Using marijuana while pregnant has also been linked to brain damage in the developing fetus. Children born with prenatal marijuana exposure have shown:

  • Attention problems
  • Memory problems
  • Difficulty with problem-solving skills

Some preliminary research also shows postpartum marijuana use can lead to an accumulation of THC in breast milk. If nursing mothers repeatedly use marijuana, the THC levels in breast milk could reach a high enough level to stunt brain development in their baby.

When a person intakes too much marijuana for the body to detox before the onset of dangerous side effects, an overdose (essentially drug poisoning) occurs. While overdose is commonly fatal with other drugs, there are no reports of a fatal overdose on marijuana alone.

You may have experienced a nonfatal overdose on marijuana if you experience these symptoms:  

  • Unease
  • Shaking
  • Extreme hallucinations
  • Extreme anxiety
  • Extreme paranoia

It’s possible to experience overdose on any form of marijuana, but it’s particularly likely when the person is eating marijuana edibles. This often occurs because inexperienced edible users don’t realize how long it takes to feel the effects of the drug and take an increased dose. This is an especially likely possibility with teenagers who have never taken edibles before, or even with small children who eat an edible not knowing it contains marijuana.

Although marijuana overdose is typically nonfatal, it’s still important to treat overdose as a medical emergency and seek immediate medical treatment. Visit your doctor’s office or a hospital right away. If you believe the person who has overdosed may harm themselves or others, particularly if they are experiencing extreme psychotic reactions, it may be best to call 911 and let emergency personnel handle the situation.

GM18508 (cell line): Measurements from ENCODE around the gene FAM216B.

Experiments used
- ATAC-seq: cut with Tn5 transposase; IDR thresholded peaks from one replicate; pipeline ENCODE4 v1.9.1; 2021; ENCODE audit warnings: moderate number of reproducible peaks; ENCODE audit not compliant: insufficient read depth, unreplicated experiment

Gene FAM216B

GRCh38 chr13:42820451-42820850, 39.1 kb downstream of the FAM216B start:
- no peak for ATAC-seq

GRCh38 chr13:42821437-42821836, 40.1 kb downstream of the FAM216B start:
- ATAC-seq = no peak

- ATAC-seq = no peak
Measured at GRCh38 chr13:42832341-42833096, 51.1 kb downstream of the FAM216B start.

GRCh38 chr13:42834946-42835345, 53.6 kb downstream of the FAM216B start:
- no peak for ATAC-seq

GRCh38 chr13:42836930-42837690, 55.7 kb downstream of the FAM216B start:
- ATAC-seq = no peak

American Heart Association. “Warning Signs of a Heart Attack.” American Heart Association, 29 Sept. 2016, Accessed 23 Mar. 2017.

National Institute on Drug Abuse. “Commonly Abused Drugs Charts.” National Institute on Drug Abuse, National Institutes of Health, Jan. 2016, Accessed 23 Mar. 2017.

National Institute on Drug Abuse. “DrugFacts: Marijuana.” National Institute on Drug Abuse, National Institutes of Health, Feb. 2017, Accessed 23 Mar. 2017.

National Institute on Drug Abuse. “Marijuana.” NIDA for Teens, National Institute on Drug Abuse, Accessed 23 Mar. 2017.

National Institute on Drug Abuse. “What Are Marijuana’s Effects on Other Aspects of Physical Health?” National Institute on Drug Abuse, National Institutes of Health, Jan. 2017, Accessed 23 Mar. 2017.

Medical Disclaimer: The Recovery Village aims to improve the quality of life for people struggling with a substance use or mental health disorder with fact-based content about the nature of behavioral health conditions, treatment options and their related outcomes. We publish material that is researched, cited, edited and reviewed by licensed medical professionals. The information we provide is not intended to be a substitute for professional medical advice, diagnosis or treatment. It should not be used in place of the advice of your physician or other qualified healthcare provider.

Marijuana Signs & Symptoms